Cyc Google TechTalk
Google Video has a video of a talk given by Douglas Lenat, the President and CEO of Cycorp. It's more than 70minutes long, but worth the time of anyone interested in AI. I want to highlight two parts that I found particular interesting:
It's been my believe for a while that general purpose reasoners and theorem provers are only good for very few tasks (such as proving the correctness of a program) and that most real world tasks rather need faster, task specific reasoners or heuristics. For me this thought was always motivated by ideas from cognitive psychology (see for example the research into "Fast and Frugal heuristics" by the ABC Research Group in Berlin). However, I always lacked good computer science arguments to back up this point - now at least I can say that Cycorp sees it the same way:
There is a single correct monolithic reasoning mechanism, namely thorem proving; but, in fact, it's so deadly slow that, really, if we ever fall back on our theorem prover, we're doing something wrong. By now, we have over 1,000 specialized reasoning modules, and almost all of the time, when Cyc is doing reasoning, it's running one or another of these particular specialized modules.(~32:20)
I also think that humans are almost constantly reorganizing the knowledge structures in their head - most of the time becoming more effective in reasoning and quicker in learning. An example for this process is the forming of "thought entities". There seems to be a limit on the number of thought entities that humans can manipulate in their short term memory. This limit seems to fixed for live and seems to be somewhere between 5 and 8. What does change with experience is the structure and complexity of these thought entities. A famous example for the effect of experience on the thought entities is the ability to recall chess positions in expert chess players and amateurs. If you show the positions of chess pieces from a normal game to expert chess player and amateurs, the expert players will be much better at recalling the exact positions. But when you place the pieces in a random manner both will perform equally bad. The common explanation for this phenomena is that the expert has more complex though entities at her disposal. In normal chess positions she can find large familiar patterns - like "white has played opening A in variant B". These large and complex thought entities allow the expert to fit the position of up to 32 chess pieces into the available 8 slots. When the chess pieces are placed in a random manner, these structures familiar to the experts don't appear anymore and the expert loses its advantage.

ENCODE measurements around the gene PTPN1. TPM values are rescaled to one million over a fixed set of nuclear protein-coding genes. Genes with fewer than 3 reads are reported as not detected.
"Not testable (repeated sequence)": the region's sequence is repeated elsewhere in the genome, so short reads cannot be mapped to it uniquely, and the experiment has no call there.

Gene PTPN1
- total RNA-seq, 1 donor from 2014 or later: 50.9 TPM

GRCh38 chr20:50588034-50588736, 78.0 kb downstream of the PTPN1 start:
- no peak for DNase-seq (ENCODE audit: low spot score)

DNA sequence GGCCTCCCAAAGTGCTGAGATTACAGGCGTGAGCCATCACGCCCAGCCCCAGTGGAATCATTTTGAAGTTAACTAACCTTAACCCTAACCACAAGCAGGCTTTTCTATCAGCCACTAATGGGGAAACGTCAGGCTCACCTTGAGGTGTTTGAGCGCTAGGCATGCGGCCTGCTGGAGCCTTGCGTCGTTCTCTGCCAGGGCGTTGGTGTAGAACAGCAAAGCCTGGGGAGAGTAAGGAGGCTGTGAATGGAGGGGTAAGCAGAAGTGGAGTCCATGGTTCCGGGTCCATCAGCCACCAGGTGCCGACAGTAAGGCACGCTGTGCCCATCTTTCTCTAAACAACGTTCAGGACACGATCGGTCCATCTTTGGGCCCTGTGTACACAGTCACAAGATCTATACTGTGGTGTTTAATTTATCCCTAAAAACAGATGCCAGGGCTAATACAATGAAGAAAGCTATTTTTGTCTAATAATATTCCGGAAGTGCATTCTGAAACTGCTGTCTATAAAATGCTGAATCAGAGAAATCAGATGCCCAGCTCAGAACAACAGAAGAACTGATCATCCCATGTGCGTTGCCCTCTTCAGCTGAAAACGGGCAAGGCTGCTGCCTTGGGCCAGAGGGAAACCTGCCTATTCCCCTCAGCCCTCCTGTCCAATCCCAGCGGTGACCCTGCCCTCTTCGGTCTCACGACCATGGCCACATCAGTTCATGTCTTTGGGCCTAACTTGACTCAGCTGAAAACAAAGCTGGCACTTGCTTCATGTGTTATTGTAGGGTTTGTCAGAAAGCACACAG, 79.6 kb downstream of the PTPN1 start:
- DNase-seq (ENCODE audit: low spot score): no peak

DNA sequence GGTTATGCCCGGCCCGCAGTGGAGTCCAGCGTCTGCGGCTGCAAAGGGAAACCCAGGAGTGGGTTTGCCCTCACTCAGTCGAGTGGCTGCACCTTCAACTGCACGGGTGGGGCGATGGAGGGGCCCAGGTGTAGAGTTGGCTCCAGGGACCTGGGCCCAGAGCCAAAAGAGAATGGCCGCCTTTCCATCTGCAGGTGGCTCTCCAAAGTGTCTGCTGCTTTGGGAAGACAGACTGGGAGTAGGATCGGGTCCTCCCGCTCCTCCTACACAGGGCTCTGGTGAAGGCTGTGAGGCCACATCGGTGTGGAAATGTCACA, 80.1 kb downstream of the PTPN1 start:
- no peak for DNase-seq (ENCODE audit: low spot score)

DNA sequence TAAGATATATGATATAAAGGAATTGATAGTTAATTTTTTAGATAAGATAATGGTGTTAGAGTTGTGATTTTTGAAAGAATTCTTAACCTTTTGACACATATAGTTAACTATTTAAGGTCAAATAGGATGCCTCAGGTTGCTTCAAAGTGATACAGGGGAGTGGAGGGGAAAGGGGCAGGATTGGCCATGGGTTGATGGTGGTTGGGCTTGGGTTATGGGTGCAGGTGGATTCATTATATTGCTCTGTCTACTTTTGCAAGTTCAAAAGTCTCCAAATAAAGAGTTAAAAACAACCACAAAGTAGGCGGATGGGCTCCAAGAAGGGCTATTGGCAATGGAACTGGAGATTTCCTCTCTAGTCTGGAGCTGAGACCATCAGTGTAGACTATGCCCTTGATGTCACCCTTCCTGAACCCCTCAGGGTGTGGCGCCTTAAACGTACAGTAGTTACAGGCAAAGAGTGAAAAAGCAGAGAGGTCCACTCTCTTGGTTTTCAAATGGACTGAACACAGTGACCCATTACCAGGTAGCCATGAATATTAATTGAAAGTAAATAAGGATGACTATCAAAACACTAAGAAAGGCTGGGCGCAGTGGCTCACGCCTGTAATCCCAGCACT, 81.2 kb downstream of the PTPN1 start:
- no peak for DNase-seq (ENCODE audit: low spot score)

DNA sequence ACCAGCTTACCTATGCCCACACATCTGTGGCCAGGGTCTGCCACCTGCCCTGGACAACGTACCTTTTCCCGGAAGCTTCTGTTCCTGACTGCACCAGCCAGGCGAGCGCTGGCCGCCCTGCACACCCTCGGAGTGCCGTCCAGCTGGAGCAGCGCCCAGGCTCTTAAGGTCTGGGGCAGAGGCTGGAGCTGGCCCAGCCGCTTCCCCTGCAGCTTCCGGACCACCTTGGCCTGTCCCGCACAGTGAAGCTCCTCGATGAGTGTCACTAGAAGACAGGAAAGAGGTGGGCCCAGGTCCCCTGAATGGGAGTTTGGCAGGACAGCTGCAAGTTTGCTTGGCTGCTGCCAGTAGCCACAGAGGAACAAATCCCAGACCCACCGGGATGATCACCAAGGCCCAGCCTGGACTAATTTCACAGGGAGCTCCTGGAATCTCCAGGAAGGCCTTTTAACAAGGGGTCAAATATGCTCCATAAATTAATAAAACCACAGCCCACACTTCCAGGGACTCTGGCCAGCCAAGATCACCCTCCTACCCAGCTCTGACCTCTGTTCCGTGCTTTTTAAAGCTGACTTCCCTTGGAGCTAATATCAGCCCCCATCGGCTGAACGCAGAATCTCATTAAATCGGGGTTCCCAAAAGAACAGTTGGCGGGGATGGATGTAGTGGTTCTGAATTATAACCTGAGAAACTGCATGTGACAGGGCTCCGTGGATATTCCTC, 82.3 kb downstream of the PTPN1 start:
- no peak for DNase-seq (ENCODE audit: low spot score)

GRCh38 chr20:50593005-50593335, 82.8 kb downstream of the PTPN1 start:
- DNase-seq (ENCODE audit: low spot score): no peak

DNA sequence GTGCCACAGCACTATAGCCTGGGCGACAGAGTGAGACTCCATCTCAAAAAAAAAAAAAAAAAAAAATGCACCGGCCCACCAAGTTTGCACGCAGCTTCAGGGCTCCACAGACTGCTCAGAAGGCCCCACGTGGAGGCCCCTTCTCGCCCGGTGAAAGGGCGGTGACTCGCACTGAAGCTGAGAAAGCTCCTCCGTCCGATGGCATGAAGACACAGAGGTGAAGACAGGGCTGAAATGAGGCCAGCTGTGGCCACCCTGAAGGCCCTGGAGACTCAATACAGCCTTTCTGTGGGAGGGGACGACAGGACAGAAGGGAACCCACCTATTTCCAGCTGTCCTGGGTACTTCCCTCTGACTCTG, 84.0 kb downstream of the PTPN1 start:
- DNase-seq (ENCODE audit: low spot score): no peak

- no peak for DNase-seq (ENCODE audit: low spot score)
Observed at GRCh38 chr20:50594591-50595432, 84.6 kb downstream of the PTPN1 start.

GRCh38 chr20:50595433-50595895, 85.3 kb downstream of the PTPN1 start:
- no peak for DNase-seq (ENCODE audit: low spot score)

And now I always wondered what could be equivalents to this knowledge reorganization process in logic based systems, Cyc has one interesting answer:
Often what we do in a case like this, if we see the same kind of form occurring again and again and again, is we introduce a new predicate, in this case a relational exists, so that what used to be a complicated looking rule is now a ground atomic formula, in this case a simple ternary assertion in our language (~21:15)